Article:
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Date:   Mon, 6 May 2019 21:04:16 -0400
From:   Steven Rostedt <>
To:     Linus Torvalds <>
Cc:     Peter Zijlstra <>,
        Andy Lutomirski <>,
        Linux List Kernel Mailing <>,
        Ingo Molnar <>,
        Andrew Morton <>,
        Andy Lutomirski <>,
        Nicolai Stange <>,
        Thomas Gleixner <>,
        Ingo Molnar <>, Borislav Petkov <>,
        "H. Peter Anvin" <>,
        "the arch/x86 maintainers" <>,
        Josh Poimboeuf <>,
        Jiri Kosina <>,
        Miroslav Benes <>,
        Petr Mladek <>,
        Joe Lawrence <>,
        Shuah Khan <>,
        Konrad Rzeszutek Wilk <>,
        Tim Chen <>,
        Sebastian Andrzej Siewior <>,
        Mimi Zohar <>,
        Juergen Gross <>,
        Nick Desaulniers <>,
        Nayna Jain <>,
        Masahiro Yamada <>,
        Joerg Roedel <>,
        "open list:KERNEL SELFTEST FRAMEWORK" 
        <>, stable <>,
        Masami Hiramatsu <>
Subject: Re: [RFC][PATCH 1/2] x86: Allow breakpoints to emulate call

On Mon, 6 May 2019 15:06:57 -0700
Linus Torvalds <> wrote:

> On Mon, May 6, 2019 at 2:45 PM Steven Rostedt <> wrote:
> >
> > To do that we would need to rewrite the logic to update each of those
> > 40,000 calls one at a time, or group them together to what gets
> > changed.  

 (note, it's Steven ;-)

I'm listening, I'm just trying to understand.

> You are already fixing the value of the call in the instruction as
> part of the instruction rewriting.
> When you do things like this:
>         unsigned long ip = (unsigned long)(&ftrace_call);
>         unsigned char *new;
>         int ret;
>         new = ftrace_call_replace(ip, (unsigned long)func);
>         ret = update_ftrace_func(ip, new);
> you have already decided to rewrite the instruction with one single
> fixed call target: "func".
> I'm just saying that you should ALWAYS use the same call target in the
> int3 emulation.
> Instead, you hardcode something else than what you are AT THE SAME
> TIME rewriting the instruction with.
> See what I'm saying?

Yes, but that's not the code I'm worried about.

ftrace_replace_code() is, which does:

	for_ftrace_rec_iter(iter) {
		rec = ftrace_rec_iter_record(iter);

		ret = add_breakpoints(rec, enable);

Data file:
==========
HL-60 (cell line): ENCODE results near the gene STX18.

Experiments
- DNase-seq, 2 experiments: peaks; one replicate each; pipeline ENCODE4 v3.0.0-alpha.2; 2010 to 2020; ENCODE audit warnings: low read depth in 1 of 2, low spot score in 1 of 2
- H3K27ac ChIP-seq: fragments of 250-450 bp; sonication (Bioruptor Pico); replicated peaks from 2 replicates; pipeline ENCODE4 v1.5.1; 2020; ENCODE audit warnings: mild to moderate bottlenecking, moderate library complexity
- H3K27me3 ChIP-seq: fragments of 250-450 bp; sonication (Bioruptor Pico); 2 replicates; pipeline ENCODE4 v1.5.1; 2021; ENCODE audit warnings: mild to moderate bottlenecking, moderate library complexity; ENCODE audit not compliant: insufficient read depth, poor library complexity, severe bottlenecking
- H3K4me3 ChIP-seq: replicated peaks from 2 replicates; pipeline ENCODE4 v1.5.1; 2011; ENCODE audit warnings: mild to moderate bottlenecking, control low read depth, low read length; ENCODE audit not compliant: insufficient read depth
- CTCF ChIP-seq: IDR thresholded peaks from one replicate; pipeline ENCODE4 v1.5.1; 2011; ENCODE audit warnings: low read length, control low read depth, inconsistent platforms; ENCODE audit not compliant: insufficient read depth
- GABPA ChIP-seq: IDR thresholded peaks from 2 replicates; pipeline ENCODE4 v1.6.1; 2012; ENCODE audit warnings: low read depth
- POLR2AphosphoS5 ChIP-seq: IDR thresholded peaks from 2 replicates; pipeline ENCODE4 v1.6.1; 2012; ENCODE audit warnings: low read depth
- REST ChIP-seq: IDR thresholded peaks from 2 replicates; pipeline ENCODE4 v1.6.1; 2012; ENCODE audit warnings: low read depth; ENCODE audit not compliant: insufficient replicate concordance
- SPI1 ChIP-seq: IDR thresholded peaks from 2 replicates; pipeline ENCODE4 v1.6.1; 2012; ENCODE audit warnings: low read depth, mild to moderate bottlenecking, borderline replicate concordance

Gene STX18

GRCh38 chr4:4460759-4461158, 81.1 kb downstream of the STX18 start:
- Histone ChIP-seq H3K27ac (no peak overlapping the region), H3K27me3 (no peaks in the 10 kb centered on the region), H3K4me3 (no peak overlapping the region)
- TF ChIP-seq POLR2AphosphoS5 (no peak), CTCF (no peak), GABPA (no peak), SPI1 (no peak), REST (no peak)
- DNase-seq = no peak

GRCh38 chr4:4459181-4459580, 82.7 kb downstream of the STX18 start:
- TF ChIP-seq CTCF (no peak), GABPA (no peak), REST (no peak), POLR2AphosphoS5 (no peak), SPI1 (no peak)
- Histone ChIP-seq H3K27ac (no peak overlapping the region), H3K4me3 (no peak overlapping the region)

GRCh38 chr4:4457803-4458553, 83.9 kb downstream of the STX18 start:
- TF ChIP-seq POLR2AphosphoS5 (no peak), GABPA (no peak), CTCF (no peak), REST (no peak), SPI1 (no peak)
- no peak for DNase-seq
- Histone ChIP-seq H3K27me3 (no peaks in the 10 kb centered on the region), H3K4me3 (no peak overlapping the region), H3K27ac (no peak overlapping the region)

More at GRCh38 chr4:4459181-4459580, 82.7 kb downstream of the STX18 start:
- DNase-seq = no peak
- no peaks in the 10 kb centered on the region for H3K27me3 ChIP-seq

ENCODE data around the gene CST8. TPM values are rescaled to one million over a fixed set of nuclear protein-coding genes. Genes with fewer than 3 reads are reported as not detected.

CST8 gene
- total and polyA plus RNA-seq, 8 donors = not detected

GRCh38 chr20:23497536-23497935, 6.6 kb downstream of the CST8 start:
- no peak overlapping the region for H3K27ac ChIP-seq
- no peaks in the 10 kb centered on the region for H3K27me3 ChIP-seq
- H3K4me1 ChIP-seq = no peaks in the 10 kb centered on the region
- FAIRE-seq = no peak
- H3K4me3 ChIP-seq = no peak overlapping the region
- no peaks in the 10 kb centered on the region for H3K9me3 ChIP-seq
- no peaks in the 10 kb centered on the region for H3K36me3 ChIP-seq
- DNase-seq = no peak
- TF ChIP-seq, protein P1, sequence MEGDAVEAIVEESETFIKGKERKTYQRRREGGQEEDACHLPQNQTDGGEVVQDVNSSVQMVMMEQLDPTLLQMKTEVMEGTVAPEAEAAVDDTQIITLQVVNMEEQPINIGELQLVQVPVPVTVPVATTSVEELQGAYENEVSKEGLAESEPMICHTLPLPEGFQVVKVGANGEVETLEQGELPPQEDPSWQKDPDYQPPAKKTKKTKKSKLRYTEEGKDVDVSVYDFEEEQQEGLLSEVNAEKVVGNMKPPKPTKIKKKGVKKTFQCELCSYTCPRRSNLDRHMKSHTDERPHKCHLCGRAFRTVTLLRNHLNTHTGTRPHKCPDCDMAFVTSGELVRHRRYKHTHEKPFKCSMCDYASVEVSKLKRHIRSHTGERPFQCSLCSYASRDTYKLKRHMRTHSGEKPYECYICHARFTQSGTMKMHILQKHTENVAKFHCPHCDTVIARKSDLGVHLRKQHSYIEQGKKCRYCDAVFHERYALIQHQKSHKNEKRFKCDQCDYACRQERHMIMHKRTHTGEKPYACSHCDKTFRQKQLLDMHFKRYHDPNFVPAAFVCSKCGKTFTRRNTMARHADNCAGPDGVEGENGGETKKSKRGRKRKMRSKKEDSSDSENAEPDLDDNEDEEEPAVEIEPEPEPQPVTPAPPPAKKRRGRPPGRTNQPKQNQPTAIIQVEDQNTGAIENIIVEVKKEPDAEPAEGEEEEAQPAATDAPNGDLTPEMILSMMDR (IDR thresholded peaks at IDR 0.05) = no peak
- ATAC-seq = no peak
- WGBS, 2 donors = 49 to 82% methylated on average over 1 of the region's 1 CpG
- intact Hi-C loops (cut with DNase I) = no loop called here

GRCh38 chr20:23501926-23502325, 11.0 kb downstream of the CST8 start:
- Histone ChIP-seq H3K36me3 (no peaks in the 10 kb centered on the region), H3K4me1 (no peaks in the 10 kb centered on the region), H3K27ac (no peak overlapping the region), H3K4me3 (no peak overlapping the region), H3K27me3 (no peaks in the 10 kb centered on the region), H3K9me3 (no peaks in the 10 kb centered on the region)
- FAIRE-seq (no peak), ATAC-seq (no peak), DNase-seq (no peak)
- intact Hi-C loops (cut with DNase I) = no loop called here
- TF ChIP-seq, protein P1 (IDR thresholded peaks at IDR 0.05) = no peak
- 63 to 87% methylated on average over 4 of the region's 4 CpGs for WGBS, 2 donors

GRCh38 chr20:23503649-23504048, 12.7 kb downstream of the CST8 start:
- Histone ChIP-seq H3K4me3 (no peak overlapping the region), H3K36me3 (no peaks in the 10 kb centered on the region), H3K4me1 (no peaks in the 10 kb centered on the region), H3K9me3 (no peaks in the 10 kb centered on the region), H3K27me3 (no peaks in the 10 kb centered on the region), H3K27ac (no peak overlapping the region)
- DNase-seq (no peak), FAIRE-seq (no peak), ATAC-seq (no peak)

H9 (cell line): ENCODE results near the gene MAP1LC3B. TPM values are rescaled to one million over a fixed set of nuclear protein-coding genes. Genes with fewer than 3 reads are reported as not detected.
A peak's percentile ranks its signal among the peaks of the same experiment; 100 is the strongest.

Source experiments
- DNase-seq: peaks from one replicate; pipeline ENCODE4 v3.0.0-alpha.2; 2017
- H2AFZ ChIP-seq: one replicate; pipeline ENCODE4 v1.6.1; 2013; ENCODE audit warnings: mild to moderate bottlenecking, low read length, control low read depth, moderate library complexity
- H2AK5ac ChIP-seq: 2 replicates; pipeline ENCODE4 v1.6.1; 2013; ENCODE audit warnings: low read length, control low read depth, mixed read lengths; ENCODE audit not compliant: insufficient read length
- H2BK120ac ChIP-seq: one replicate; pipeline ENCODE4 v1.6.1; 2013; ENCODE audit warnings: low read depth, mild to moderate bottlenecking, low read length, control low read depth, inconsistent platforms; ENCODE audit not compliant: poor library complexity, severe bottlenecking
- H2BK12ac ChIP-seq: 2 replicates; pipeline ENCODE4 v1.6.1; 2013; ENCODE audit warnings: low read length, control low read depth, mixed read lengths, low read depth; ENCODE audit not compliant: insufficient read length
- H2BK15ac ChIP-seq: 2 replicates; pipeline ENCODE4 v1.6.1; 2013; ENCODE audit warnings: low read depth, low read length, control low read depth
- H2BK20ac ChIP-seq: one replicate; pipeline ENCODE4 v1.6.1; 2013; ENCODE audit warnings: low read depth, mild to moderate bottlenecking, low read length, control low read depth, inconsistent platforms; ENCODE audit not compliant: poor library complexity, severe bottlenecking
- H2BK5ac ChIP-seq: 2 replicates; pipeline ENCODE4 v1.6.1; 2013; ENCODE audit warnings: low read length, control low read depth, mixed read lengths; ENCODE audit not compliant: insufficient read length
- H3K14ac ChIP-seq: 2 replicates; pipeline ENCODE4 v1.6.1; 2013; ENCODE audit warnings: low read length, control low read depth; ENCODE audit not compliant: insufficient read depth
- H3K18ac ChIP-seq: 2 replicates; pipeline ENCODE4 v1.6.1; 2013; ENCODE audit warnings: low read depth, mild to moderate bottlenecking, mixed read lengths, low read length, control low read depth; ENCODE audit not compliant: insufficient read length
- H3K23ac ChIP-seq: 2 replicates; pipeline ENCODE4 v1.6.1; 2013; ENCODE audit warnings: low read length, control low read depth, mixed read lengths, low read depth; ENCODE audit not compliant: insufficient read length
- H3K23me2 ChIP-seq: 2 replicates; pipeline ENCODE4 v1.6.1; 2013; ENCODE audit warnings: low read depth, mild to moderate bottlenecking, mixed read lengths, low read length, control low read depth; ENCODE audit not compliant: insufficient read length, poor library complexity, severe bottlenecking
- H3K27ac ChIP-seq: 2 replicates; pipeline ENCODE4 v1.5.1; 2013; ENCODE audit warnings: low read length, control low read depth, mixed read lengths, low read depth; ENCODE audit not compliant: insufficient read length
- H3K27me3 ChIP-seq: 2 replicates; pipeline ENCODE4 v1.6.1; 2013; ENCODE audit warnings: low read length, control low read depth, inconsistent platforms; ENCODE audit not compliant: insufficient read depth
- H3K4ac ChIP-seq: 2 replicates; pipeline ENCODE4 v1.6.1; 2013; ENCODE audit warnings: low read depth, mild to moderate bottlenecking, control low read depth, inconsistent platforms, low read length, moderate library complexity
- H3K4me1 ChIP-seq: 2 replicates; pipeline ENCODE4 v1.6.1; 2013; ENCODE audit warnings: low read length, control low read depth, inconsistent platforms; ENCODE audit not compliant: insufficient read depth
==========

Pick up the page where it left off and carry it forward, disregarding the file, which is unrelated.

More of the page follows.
if (ret)
			goto remove_breakpoints;


And there's two more iterator loops that will do the modification of
the call site, and then the third loop will remove the breakpoint.

That iterator does something special for each individual record. All
40,000 of them.

That add_breakpoint() does:

static int add_breakpoints(struct dyn_ftrace *rec, int enable)
	unsigned long ftrace_addr;
	int ret;

	ftrace_addr = ftrace_get_addr_curr(rec);

	ret = ftrace_test_record(rec, enable);

	switch (ret) {
		return 0;

		/* converting nop to call */
		return add_brk_on_nop(rec);

		/* converting a call to a nop */
		return add_brk_on_call(rec, ftrace_addr);
	return 0;

And to get what the target is, we call ftrace_get_addr_curr(), which
will return a function based on the flags in the record. Which can be
anything from a call to a customized trampoline, to either
ftrace_caller, or to ftrace_regs_caller, or it can turn the record into
a nop.

This is what I'm talking about. We are adding thousands of int3s
through out the kernel, and we have a single handler to handle each one
of them.

The reason I picked ftrace_regs_caller() is because that one does
anything that any of the callers can do (albeit slower). If it does
not, then ftrace will be broken, because it handles the case that all
types of trampolines are attached to a single function, and that code
had better do the exact same thing for each of those trampolines as if
the trampolines were called directly, because the handlers that those
trampolines call, shouldn't care who else is using that function.

Note, the only exception to that rule, is that we only allow one
function attached to the function to modify the return address (and the
record has a flag for that). If a record already modifies the ip
address on return, the registering of another ftrace_ops that modifies
the ip address will fail to register.

> Stop with the "there could be thousands of targets" arguyment. The
> "call" instruction THAT YOU ARE REWRITING has exactly one target.
> There aren't 40,000 of them. x86 does not have that kind of "call"
> instruction that randomly calls 40k different functions. You are
> replacing FIVE BYTES of memory, and the emulation you do should
> emulate those FIVE BYTES.
> See?
> Why are you emulating something different than what you are rewriting?

I'm not having one call site call 40,000 different functions. You are
right about that. But I have 40,000 different call sites that could be
calling different functions and all of them are being processed by a
single int3 handler.

That's my point.

-- Steve

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